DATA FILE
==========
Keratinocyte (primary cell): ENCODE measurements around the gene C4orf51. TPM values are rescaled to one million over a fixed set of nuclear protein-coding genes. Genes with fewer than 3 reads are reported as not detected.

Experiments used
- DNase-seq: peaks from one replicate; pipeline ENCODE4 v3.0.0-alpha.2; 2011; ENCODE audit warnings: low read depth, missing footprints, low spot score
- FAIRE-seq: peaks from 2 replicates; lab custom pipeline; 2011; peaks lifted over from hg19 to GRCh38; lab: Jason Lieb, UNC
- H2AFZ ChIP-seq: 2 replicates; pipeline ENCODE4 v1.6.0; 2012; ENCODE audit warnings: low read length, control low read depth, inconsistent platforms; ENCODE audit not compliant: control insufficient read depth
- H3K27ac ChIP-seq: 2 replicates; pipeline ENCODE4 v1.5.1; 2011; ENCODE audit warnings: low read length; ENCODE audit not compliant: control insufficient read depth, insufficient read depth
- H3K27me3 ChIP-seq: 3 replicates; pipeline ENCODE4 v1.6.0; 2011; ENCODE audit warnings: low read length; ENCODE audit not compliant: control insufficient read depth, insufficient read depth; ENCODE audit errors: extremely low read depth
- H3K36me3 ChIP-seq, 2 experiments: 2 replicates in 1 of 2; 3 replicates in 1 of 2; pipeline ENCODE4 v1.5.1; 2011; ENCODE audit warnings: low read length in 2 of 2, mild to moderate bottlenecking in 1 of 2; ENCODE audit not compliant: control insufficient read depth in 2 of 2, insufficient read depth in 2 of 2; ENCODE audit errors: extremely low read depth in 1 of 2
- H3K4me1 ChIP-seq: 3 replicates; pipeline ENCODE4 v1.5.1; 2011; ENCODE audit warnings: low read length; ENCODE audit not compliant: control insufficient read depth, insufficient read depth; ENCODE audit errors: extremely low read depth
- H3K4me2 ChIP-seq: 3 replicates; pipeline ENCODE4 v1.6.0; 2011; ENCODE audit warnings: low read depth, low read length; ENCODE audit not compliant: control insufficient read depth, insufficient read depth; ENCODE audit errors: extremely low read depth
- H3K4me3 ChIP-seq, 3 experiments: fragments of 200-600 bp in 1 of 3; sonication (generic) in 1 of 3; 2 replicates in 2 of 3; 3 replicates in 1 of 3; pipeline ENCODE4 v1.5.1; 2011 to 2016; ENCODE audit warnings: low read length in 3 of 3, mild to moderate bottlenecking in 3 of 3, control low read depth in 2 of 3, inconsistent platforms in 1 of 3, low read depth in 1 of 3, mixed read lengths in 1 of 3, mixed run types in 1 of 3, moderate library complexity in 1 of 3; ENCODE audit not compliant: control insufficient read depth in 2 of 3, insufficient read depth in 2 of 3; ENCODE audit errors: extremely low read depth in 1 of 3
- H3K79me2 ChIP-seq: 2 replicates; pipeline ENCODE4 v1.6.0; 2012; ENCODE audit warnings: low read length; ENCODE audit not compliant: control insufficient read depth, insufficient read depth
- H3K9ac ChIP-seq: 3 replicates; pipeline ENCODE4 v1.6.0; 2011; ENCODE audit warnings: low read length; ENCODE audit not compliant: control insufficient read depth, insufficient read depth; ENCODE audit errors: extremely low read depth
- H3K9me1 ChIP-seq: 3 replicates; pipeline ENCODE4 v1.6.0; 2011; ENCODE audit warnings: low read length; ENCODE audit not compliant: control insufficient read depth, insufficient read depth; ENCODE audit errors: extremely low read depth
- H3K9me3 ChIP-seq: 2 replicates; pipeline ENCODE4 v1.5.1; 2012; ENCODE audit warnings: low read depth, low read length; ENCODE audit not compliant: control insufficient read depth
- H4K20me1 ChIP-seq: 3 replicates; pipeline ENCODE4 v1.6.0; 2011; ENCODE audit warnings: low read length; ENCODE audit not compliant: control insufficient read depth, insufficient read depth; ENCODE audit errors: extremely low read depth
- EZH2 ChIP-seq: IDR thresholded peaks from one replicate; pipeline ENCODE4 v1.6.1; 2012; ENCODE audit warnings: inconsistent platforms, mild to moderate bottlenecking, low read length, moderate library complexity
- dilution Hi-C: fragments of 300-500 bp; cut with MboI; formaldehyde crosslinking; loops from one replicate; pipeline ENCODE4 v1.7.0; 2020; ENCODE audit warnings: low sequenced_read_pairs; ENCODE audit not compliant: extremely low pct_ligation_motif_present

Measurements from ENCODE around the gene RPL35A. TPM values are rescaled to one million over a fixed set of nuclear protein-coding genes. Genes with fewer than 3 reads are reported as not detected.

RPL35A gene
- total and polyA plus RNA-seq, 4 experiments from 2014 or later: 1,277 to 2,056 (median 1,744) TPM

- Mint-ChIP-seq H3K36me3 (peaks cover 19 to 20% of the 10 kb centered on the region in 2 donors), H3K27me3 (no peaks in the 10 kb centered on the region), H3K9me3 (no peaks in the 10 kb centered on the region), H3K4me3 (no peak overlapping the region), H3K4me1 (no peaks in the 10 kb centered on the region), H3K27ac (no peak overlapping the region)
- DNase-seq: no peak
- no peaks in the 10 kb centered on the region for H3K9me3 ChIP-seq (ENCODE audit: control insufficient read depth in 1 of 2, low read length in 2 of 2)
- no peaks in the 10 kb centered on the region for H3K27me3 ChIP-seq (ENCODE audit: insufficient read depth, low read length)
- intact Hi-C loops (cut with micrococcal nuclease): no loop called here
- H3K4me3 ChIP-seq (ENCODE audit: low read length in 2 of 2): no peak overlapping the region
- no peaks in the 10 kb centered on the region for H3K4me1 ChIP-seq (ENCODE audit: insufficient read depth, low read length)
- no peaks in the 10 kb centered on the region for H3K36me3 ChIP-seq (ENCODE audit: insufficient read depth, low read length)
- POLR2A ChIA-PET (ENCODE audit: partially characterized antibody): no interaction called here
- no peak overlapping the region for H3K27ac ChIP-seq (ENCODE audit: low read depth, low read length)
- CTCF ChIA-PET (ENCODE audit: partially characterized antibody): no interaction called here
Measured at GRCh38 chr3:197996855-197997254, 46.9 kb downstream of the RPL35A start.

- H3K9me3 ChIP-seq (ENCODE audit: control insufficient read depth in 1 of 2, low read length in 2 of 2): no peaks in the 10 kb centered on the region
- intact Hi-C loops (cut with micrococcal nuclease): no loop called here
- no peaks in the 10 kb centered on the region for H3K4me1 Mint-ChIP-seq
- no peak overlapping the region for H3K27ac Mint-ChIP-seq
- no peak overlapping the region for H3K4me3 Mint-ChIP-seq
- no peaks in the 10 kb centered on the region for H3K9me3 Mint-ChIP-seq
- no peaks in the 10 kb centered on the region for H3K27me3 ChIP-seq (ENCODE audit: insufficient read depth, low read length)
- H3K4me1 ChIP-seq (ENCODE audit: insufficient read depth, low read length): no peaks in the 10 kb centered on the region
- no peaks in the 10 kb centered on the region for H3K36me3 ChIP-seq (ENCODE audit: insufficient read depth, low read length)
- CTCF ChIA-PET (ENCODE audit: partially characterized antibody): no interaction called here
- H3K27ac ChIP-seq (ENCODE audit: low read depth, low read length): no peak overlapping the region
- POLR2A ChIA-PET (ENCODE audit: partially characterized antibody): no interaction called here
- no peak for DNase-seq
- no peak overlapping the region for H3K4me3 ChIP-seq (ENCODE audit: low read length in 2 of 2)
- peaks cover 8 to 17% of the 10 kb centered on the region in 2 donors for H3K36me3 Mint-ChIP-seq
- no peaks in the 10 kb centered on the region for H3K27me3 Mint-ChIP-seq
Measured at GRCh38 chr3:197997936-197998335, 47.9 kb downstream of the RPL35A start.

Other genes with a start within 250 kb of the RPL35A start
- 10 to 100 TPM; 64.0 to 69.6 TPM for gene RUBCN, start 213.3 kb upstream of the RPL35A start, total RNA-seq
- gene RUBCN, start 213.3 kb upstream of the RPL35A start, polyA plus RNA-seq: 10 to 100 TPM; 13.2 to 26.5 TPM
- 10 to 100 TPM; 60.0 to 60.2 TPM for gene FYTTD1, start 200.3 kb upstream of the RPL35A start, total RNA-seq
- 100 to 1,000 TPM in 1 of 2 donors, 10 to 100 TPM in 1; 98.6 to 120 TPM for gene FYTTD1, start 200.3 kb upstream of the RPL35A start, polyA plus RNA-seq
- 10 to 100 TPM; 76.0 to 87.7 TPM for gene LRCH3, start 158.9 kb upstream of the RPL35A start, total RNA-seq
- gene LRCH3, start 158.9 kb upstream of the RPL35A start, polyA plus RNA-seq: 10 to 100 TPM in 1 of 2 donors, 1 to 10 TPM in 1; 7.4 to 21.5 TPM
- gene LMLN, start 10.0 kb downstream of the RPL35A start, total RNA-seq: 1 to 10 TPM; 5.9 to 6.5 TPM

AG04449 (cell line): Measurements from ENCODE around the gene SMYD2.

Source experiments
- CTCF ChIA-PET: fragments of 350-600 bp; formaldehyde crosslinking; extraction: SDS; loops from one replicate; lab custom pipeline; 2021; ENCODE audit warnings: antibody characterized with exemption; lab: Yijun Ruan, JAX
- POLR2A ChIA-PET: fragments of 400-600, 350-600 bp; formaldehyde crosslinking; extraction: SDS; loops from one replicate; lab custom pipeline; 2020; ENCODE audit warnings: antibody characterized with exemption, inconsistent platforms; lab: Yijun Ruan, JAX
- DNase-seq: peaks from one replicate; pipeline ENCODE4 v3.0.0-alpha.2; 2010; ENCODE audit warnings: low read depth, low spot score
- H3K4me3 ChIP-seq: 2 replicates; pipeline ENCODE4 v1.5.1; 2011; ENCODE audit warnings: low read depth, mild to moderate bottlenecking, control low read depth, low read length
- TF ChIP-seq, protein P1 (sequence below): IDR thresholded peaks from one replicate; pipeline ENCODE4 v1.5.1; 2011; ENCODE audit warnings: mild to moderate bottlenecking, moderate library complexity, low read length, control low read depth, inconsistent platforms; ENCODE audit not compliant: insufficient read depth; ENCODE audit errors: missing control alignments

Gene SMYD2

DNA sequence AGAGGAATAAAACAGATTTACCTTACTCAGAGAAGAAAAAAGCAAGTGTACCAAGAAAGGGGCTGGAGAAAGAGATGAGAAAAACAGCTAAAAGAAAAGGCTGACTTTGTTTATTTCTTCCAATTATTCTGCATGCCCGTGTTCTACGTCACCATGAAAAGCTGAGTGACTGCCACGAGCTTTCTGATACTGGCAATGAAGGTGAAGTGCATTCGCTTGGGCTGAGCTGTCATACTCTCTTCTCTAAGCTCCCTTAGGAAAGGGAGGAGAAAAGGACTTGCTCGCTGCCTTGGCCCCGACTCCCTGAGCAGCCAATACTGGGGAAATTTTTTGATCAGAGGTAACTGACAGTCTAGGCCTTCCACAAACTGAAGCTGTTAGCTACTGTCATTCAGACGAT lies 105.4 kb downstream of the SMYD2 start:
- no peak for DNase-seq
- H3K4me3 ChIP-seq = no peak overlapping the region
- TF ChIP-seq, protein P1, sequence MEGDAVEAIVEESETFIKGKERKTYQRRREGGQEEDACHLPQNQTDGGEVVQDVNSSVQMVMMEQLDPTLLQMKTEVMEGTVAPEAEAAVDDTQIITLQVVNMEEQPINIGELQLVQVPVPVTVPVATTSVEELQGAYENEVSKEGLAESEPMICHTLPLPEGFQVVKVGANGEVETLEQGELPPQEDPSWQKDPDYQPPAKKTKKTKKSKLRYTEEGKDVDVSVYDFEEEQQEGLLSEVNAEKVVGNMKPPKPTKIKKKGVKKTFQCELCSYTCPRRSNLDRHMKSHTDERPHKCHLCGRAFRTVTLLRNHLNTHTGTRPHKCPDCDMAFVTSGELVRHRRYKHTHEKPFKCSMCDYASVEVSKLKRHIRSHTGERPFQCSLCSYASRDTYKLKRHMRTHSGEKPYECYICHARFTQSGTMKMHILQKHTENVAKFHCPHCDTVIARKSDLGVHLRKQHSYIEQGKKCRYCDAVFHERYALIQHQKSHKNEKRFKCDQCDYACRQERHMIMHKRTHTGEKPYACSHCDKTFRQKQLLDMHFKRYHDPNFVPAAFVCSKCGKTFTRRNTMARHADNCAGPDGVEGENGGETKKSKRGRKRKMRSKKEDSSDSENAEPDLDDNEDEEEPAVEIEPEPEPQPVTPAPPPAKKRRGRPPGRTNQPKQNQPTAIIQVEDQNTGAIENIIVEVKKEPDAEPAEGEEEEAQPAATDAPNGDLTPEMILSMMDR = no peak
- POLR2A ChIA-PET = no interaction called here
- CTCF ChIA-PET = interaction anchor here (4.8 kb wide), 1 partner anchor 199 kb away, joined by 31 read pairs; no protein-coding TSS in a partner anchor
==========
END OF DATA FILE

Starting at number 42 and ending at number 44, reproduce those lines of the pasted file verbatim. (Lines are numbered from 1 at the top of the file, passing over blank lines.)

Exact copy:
- no peaks in the 10 kb centered on the region for H3K36me3 ChIP-seq (ENCODE audit: insufficient read depth, low read length)
- CTCF ChIA-PET (ENCODE audit: partially characterized antibody): no interaction called here
- H3K27ac ChIP-seq (ENCODE audit: low read depth, low read length): no peak overlapping the region